A deep foundation is a type of foundation that transfers building loads to the earth farther down from the surface than a shallow foundation does to a subsurface layer or a range of depths.
A pile or piling is a vertical structural element of a deep foundation, driven or drilled deep into the ground at the building site.
There are many reasons that a geotechnical engineer would recommend a deep foundation over a shallow foundation, such as for a skyscraper.
Some of the common reasons are very large design loads, a poor soil at shallow depth, or site constraints like property lines.
There are different terms used to describe different types of deep foundations including the pile (which is analogous to a pole), the pier (which is analogous to a column), drilled shafts, and caissons.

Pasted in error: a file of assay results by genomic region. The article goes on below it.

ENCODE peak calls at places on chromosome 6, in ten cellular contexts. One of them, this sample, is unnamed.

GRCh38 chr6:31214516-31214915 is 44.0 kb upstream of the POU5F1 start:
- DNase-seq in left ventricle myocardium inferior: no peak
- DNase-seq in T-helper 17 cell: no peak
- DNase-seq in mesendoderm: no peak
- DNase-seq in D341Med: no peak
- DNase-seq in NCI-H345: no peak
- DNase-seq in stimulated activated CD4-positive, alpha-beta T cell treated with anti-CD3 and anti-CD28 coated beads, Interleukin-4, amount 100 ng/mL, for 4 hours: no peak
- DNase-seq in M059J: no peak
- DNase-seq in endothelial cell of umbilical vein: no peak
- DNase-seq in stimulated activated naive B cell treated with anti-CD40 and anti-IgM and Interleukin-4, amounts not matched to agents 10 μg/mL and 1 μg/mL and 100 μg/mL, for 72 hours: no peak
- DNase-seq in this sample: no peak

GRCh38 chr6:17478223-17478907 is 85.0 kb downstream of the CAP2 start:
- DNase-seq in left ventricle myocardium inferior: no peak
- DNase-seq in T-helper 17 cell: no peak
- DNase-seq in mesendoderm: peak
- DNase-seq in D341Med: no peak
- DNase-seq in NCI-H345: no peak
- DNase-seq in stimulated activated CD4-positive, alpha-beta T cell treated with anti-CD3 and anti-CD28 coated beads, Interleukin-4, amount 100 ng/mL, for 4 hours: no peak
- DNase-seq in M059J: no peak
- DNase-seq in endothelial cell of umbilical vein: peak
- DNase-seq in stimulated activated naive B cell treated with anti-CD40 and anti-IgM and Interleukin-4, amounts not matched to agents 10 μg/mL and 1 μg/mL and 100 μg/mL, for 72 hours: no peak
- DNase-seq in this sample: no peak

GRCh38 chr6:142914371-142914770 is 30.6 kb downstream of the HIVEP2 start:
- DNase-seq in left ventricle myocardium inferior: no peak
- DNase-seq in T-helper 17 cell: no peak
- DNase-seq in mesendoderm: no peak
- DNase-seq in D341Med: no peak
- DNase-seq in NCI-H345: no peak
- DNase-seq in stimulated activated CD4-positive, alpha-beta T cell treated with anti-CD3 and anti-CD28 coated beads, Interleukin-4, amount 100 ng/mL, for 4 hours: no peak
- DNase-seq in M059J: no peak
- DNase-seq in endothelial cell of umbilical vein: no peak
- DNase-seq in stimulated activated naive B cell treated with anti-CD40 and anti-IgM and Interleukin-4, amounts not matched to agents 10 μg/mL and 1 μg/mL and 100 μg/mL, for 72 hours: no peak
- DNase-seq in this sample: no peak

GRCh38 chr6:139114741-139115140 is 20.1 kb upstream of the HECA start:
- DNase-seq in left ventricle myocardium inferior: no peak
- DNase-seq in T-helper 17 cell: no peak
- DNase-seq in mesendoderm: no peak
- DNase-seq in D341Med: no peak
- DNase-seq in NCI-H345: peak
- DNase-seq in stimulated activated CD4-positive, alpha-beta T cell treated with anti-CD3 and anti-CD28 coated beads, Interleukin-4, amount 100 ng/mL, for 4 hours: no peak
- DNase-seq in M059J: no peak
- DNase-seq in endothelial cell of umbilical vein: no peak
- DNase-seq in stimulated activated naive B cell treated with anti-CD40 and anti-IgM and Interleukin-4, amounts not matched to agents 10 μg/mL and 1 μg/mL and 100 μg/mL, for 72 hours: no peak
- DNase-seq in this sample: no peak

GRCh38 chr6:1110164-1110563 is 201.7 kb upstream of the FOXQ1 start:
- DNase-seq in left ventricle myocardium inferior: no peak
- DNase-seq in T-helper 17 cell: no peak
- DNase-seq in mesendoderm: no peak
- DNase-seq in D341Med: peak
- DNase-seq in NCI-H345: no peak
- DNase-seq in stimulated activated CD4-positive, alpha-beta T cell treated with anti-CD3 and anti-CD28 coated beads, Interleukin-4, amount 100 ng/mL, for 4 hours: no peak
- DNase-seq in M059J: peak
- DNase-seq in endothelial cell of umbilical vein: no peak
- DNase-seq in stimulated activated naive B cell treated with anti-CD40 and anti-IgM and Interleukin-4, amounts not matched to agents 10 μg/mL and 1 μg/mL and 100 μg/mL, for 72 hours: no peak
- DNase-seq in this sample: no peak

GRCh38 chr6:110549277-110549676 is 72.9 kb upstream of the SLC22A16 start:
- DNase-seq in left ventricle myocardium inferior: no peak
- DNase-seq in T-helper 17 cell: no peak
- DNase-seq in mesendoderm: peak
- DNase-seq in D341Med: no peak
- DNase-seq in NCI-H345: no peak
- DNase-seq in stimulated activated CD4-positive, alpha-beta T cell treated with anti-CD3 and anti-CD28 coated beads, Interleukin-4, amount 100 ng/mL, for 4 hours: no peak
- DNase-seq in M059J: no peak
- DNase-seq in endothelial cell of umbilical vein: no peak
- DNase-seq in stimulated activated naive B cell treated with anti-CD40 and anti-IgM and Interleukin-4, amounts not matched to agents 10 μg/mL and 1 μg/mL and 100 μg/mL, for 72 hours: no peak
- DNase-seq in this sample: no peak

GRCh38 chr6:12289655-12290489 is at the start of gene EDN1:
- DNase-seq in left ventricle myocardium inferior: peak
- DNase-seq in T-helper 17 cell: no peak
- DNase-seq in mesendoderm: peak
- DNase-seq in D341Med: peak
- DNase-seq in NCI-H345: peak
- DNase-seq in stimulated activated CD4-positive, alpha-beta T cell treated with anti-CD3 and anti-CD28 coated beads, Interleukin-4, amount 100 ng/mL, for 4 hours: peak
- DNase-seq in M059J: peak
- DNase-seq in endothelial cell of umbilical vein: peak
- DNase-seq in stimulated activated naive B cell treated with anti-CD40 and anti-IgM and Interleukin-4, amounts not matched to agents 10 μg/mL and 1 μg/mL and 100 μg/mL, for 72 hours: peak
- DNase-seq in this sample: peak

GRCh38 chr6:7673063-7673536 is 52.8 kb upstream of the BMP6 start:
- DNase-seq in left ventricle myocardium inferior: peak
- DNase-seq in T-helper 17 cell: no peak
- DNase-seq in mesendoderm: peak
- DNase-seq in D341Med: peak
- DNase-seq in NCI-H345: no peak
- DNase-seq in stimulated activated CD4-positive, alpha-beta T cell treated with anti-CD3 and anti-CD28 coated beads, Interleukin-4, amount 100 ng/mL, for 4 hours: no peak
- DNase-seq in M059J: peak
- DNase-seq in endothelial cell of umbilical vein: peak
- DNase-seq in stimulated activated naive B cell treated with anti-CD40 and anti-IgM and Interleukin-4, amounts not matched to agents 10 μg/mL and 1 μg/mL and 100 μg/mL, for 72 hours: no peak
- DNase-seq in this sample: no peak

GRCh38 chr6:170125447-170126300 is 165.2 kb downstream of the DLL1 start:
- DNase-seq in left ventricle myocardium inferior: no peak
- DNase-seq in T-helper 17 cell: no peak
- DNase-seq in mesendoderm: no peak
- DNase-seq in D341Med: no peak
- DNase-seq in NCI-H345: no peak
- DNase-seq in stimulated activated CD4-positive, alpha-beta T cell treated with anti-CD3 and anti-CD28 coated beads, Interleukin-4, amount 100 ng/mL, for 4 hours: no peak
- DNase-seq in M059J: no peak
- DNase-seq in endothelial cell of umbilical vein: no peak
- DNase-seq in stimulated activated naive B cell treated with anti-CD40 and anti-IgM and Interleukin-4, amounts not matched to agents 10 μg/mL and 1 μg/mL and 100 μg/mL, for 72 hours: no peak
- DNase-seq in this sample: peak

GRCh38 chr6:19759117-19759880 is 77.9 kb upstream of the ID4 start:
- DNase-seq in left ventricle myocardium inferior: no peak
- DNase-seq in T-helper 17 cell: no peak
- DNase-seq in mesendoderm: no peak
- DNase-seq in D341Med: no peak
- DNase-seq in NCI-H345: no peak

Piles are generally driven into the ground in situ; other deep foundations are typically put in place using excavation and drilling. The naming conventions may vary between engineering disciplines and firms. Deep foundations can be made out of timber, steel, reinforced concrete or prestressed concrete.
- Pile foundation
- Drilled Shafts or caissons
Md Shahin Akhter is a Civil Engineer from MIT and has more than 5 years of experience in Civil Engineering and Construction Department. Md Shahin Akhter is Civil Engineer in Nagar Parishad (Municipal Council), Supaul. He is Webmaster and Founder at ProCivilEngineer.com Civil Engineering Website.